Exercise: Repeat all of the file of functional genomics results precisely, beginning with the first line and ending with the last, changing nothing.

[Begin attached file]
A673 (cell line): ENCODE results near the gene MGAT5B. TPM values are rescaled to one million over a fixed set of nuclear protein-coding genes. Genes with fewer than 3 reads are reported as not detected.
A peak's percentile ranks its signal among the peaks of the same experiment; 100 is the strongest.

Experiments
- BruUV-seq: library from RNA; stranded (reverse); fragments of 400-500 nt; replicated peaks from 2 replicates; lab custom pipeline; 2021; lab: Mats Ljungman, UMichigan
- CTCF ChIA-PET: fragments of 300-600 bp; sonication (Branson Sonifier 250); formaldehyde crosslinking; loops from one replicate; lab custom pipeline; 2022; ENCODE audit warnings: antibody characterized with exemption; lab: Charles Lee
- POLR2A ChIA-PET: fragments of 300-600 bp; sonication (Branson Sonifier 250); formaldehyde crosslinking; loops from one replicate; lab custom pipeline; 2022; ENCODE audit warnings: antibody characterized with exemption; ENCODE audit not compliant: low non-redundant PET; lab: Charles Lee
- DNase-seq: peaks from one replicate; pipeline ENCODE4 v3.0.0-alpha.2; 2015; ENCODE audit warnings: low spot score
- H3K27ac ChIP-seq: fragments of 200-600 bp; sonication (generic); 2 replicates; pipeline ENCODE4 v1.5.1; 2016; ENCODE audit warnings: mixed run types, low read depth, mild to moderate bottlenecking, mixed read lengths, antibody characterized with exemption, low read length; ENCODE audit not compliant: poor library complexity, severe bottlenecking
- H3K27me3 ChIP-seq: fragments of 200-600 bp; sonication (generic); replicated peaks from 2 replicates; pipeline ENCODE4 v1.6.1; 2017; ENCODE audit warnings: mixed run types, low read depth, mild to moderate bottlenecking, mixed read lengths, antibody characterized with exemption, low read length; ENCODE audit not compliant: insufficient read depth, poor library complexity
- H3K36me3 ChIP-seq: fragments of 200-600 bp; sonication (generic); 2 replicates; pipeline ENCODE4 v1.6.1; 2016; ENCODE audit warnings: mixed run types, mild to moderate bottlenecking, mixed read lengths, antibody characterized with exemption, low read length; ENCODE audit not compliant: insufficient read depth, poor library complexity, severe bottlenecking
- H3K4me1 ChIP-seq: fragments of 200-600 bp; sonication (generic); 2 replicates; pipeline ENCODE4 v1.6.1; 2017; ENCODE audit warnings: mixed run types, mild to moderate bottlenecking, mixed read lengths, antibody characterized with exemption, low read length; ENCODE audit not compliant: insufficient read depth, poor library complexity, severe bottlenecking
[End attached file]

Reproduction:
A673 (cell line): ENCODE results near the gene MGAT5B. TPM values are rescaled to one million over a fixed set of nuclear protein-coding genes. Genes with fewer than 3 reads are reported as not detected.
A peak's percentile ranks its signal among the peaks of the same experiment; 100 is the strongest.

Experiments
- BruUV-seq: library from RNA; stranded (reverse); fragments of 400-500 nt; replicated peaks from 2 replicates; lab custom pipeline; 2021; lab: Mats Ljungman, UMichigan
- CTCF ChIA-PET: fragments of 300-600 bp; sonication (Branson Sonifier 250); formaldehyde crosslinking; loops from one replicate; lab custom pipeline; 2022; ENCODE audit warnings: antibody characterized with exemption; lab: Charles Lee
- POLR2A ChIA-PET: fragments of 300-600 bp; sonication (Branson Sonifier 250); formaldehyde crosslinking; loops from one replicate; lab custom pipeline; 2022; ENCODE audit warnings: antibody characterized with exemption; ENCODE audit not compliant: low non-redundant PET; lab: Charles Lee
- DNase-seq: peaks from one replicate; pipeline ENCODE4 v3.0.0-alpha.2; 2015; ENCODE audit warnings: low spot score
- H3K27ac ChIP-seq: fragments of 200-600 bp; sonication (generic); 2 replicates; pipeline ENCODE4 v1.5.1; 2016; ENCODE audit warnings: mixed run types, low read depth, mild to moderate bottlenecking, mixed read lengths, antibody characterized with exemption, low read length; ENCODE audit not compliant: poor library complexity, severe bottlenecking
- H3K27me3 ChIP-seq: fragments of 200-600 bp; sonication (generic); replicated peaks from 2 replicates; pipeline ENCODE4 v1.6.1; 2017; ENCODE audit warnings: mixed run types, low read depth, mild to moderate bottlenecking, mixed read lengths, antibody characterized with exemption, low read length; ENCODE audit not compliant: insufficient read depth, poor library complexity
- H3K36me3 ChIP-seq: fragments of 200-600 bp; sonication (generic); 2 replicates; pipeline ENCODE4 v1.6.1; 2016; ENCODE audit warnings: mixed run types, mild to moderate bottlenecking, mixed read lengths, antibody characterized with exemption, low read length; ENCODE audit not compliant: insufficient read depth, poor library complexity, severe bottlenecking
- H3K4me1 ChIP-seq: fragments of 200-600 bp; sonication (generic); 2 replicates; pipeline ENCODE4 v1.6.1; 2017; ENCODE audit warnings: mixed run types, mild to moderate bottlenecking, mixed read lengths, antibody characterized with exemption, low read length; ENCODE audit not compliant: insufficient read depth, poor library complexity, severe bottlenecking